When Tennessee Titans general manager Ruston Webster and head coach Ken Whisenhunt took Marcus Mariota with the second overall pick in the 2015 NFL draft, they banked on him being the future face of the franchise. If not, they would have traded that pick, as there were apparent suitors, with NFL Networks' Ian Rapoport claiming that Chip Kelly's Philadelphia Eagles offered two first-round picks, a third-round pick, defensive lineman Fletcher Cox, cornerback Brandon Boykin, linebacker Mychal Kendricks and "more."
One year later, Webster, Whisenhunt and Kelly, Mariota's former head coach at the University of Oregon, were all displaced from their jobs, while Cox signed a new contract worth over $100 million and Boykin landed on the Chicago Bears' injured reserve list, the third team he's been with since his stint in Philadelphia.
In the NFL, it's hard to find a constant with so many moving parts. One thing hasn't changed, though: Mariota is still being looked at as the Titans' savior, even under new head coach Mike Mularkey.
Over the last two years, the Titans are just 6-16, but there has been a strong trend between Mariota's success and the team winning football games. In matches when he's posted a passer rating over 100 points, Tennessee is 6-0, while they are a combined 0-12 when he posts a passer rating less than 100 points or throws fewer than double-digit passes.
Here's the difference between 2015 and 2016, though: Mariota only had three such results over 16 games last year, while he's had three games with a quality passer rating over his last five matches, including two in back-to-back wins against the Miami Dolphins and Cleveland Browns.
The narrative around quarterbacks in the league is simple. It's a passing league, and when quarterbacks do well, teams win. The question now is if Mariota's more successful 2016 season, especially recently, is a reflection of progression in Tennessee's passing attack or a chain of fluky results like in his rookie season.
To answer that question, you need to notice the difference between the Titans, both in 2015 and earlier this season, relative to how they have performed over the last two weeks. The truth is the mentality of those offenses have been very different.
Mariota's passing success has come from the offense setting up red-zone visits, where teams are forced to play man coverage. According to NFL.com's situational splits, seven of Mariota's 10 passing touchdowns came from red-zone visits, with all 10 of those touchdowns coming from the Titans attacking from enemy territory.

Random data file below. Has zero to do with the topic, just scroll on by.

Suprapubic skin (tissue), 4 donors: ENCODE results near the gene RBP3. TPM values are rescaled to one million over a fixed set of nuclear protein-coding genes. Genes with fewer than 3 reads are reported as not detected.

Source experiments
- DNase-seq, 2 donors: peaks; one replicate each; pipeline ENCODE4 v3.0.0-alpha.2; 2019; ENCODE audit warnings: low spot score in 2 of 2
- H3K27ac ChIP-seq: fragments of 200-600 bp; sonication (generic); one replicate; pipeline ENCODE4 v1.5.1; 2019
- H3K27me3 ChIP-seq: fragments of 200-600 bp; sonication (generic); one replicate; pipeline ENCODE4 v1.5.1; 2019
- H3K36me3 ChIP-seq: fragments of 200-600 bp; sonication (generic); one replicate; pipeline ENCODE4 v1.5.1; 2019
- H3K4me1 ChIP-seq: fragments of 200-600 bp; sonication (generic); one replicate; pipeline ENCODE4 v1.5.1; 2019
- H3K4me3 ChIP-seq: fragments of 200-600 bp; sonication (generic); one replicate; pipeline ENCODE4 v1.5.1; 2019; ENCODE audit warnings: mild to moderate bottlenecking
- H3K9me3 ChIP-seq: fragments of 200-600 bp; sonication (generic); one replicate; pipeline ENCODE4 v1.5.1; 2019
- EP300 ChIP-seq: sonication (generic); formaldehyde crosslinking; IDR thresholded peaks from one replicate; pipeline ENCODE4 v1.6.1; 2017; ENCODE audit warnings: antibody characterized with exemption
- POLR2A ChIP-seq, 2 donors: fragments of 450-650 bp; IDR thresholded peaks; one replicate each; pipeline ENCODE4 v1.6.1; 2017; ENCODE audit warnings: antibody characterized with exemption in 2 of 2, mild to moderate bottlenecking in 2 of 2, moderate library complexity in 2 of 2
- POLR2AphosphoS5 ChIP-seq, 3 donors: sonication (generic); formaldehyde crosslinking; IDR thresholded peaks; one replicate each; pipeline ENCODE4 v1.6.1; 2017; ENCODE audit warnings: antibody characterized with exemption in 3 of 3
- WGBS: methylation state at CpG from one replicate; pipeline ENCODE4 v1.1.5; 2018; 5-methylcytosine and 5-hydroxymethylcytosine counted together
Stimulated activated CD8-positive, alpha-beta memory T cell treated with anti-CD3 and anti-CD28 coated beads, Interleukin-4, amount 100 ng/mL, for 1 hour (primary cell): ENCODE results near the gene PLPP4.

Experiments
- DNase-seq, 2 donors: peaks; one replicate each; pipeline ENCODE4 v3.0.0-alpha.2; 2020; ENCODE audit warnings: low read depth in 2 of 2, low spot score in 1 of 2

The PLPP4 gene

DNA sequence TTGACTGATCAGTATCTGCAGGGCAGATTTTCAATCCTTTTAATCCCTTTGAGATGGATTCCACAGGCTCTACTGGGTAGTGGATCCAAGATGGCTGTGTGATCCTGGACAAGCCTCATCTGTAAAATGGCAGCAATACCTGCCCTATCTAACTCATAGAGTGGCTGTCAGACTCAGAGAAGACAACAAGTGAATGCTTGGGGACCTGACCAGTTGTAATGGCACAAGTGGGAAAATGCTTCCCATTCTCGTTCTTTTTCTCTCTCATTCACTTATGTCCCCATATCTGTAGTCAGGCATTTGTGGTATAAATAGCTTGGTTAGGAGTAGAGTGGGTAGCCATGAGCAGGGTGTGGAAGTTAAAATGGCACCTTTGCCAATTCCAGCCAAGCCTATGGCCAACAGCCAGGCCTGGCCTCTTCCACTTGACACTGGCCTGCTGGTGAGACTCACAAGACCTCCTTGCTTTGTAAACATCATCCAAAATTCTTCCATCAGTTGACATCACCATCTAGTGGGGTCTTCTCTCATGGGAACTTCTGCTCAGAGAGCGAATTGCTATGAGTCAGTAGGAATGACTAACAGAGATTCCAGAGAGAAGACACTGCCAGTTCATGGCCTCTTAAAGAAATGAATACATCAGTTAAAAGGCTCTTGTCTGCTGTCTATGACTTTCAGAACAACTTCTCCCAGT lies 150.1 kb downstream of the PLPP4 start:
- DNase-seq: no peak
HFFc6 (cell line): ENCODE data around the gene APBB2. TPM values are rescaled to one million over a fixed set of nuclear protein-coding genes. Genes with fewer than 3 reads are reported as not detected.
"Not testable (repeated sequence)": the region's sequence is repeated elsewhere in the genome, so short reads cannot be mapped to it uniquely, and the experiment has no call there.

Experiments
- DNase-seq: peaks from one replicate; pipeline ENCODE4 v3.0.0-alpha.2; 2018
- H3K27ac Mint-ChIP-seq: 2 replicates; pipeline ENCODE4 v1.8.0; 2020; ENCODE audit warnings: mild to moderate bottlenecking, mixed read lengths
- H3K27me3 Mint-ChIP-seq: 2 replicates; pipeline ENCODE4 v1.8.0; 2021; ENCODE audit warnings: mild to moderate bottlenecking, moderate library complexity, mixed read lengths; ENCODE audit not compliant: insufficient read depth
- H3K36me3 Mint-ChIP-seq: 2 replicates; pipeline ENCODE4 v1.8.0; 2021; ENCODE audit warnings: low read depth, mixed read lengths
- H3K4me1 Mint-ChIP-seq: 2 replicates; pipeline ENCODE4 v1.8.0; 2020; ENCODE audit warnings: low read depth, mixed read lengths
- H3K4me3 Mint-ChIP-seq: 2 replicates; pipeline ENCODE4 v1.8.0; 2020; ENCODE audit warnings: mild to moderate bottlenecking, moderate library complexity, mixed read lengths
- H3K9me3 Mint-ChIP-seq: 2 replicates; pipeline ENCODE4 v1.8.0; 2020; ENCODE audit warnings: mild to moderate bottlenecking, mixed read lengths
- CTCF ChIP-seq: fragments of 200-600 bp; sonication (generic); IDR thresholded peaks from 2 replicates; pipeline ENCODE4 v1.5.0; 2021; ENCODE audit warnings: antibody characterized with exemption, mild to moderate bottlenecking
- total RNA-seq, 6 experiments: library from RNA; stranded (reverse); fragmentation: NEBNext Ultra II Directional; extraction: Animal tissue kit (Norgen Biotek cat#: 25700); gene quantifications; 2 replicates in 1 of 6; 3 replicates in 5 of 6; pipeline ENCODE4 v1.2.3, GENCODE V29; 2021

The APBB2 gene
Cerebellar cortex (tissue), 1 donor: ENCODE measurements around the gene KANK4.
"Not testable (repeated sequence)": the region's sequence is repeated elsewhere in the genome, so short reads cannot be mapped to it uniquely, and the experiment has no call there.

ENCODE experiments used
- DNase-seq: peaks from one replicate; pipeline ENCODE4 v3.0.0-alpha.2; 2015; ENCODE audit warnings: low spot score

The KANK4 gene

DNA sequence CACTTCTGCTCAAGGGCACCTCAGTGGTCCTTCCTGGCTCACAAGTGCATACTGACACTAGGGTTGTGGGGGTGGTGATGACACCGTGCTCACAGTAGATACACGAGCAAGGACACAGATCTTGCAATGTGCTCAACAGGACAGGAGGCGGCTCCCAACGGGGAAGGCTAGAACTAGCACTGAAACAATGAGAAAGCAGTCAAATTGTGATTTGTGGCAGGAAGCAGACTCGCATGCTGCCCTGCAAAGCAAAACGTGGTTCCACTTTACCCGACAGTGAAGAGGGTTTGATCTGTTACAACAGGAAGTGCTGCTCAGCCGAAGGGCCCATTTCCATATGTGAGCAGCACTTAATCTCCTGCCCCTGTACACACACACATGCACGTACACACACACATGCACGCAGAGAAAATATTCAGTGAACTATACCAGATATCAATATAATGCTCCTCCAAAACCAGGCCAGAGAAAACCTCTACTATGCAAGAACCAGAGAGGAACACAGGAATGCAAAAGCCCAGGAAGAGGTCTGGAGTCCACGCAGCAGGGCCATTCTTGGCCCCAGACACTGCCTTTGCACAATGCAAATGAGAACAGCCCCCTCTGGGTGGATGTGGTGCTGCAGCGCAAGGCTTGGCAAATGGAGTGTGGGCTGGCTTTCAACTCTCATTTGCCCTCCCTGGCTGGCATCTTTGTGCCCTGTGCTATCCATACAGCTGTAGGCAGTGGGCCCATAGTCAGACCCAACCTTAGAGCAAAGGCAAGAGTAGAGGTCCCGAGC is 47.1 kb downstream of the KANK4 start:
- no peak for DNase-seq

Last year, 15 of his 19 passing touchdowns came in red zone, with 17 of those touchdowns coming from the opponent's side of the field. That has been a constant in Mariota's career, but how the Titans are getting there, the sustainable new identity of the Tennessee offense, is what has changed.
To set up those man-coverage situations with more frequency, Tennessee is using the running game, option runs and run-pass options to earn a numbers advantage in the air, just like the Ducks did when Mariota won the Heisman Trophy and went to the national championship game.
With the addition of running backs DeMarco Murray and Heisman winner Derrick Henry—plus their offensive line improvement, which notably includes first-round rookie right tackle Jack Conklin—Tennessee is winning on the ground. Murray is third in rushing yards leaguewide, while Henry is 42nd.
Per Football Outsiders' DVOA metric, they had the third-best rushing offense in the league entering Week 6, while they're now third in the league in total rushing yards and second in yards per attempt as a unit. The only teams hitting at a rushing clip like Tennessee are the Dallas Cowboys and Buffalo Bills, who have a combined 9-0 record over the last month of play.
This is all happening while teams are loading up with eight-man boxes in an attempt to actively stop the Titans' rushing offense. With that established running game, Tennessee is forcing teams into single-high defenses, as squads can't afford to play two safeties 15 yards off the line of scrimmage against their ground attack.
This is where the option and the numbers game comes in handy:
If you play a high safety in football, you have 10 players assigned in run fits and/or coverage outside of the middle of the field. Because there is a mandatory five linemen in every formation, there are at least six gaps for defenses to account for in terms of run fits, from left C-gap to right C-gap.
So, if you're going to assign six players to stopping the run—a basic nickel defense—while playing with a high safety, that's seven of your 11 players on the defensive side of the ball. If a team goes into empty, they have five potential pass-catchers split out wide, which you can only cover with four remaining defenders.
You have the choice if you play with a true free safety: You either leave a receiver uncovered from the jump, letting a squad know you're playing zone, or you play a five-man box, which allows a run threat at quarterback to run free into the secondary. Mobile quarterbacks like Mariota force defenses into massive number problems, which can dictate where the football is going before the snap:
Tennessee isn't just running an empty-formation offense, though. They design several looks to test how defenses' rules adapt to numbers. For example, against the Dolphins, they ran several plays with just three traditional offensive linemen, with two extra players split out to the numbers to assist with blocking on the perimeter.
That drops the number of gaps defenses need to cover in the box from six to four, but it also forces teams to account for six players outside of the box. That's simple, right? Four run-orientated defenders, six defenders assigned to the numbers and a high safety makes 11 players, right?
That's true, but with a back in the backfield, there is now the threat of the inside zone option, where a "read player," typically an edge defender, is always going to be wrong. Four defenders in a run fit isn't enough when there are four gaps to fill and the potential for the quarterback to pull the ball.